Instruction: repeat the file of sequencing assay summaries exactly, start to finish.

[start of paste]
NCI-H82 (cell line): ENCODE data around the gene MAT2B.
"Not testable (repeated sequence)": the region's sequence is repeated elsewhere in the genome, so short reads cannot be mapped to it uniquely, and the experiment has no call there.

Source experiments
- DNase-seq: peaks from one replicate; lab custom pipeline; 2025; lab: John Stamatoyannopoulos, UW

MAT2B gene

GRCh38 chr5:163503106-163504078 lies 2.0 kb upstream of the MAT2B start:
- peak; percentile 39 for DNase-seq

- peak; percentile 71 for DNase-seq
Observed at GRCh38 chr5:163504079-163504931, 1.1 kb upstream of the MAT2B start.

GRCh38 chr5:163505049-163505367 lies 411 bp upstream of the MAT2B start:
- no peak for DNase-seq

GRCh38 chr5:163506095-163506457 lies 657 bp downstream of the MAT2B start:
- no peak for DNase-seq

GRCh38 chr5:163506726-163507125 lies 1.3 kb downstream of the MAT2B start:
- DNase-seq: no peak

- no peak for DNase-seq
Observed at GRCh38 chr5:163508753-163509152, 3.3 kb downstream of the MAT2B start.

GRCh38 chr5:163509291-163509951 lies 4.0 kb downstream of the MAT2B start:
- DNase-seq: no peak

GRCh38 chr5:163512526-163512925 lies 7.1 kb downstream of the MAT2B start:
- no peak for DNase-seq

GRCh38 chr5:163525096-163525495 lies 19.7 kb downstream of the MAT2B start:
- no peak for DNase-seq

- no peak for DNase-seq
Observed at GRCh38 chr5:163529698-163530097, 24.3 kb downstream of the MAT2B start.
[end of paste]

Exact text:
NCI-H82 (cell line): ENCODE data around the gene MAT2B.
"Not testable (repeated sequence)": the region's sequence is repeated elsewhere in the genome, so short reads cannot be mapped to it uniquely, and the experiment has no call there.

Source experiments
- DNase-seq: peaks from one replicate; lab custom pipeline; 2025; lab: John Stamatoyannopoulos, UW

MAT2B gene

GRCh38 chr5:163503106-163504078 lies 2.0 kb upstream of the MAT2B start:
- peak; percentile 39 for DNase-seq

- peak; percentile 71 for DNase-seq
Observed at GRCh38 chr5:163504079-163504931, 1.1 kb upstream of the MAT2B start.

GRCh38 chr5:163505049-163505367 lies 411 bp upstream of the MAT2B start:
- no peak for DNase-seq

GRCh38 chr5:163506095-163506457 lies 657 bp downstream of the MAT2B start:
- no peak for DNase-seq

GRCh38 chr5:163506726-163507125 lies 1.3 kb downstream of the MAT2B start:
- DNase-seq: no peak

- no peak for DNase-seq
Observed at GRCh38 chr5:163508753-163509152, 3.3 kb downstream of the MAT2B start.

GRCh38 chr5:163509291-163509951 lies 4.0 kb downstream of the MAT2B start:
- DNase-seq: no peak

GRCh38 chr5:163512526-163512925 lies 7.1 kb downstream of the MAT2B start:
- no peak for DNase-seq

GRCh38 chr5:163525096-163525495 lies 19.7 kb downstream of the MAT2B start:
- no peak for DNase-seq

- no peak for DNase-seq
Observed at GRCh38 chr5:163529698-163530097, 24.3 kb downstream of the MAT2B start.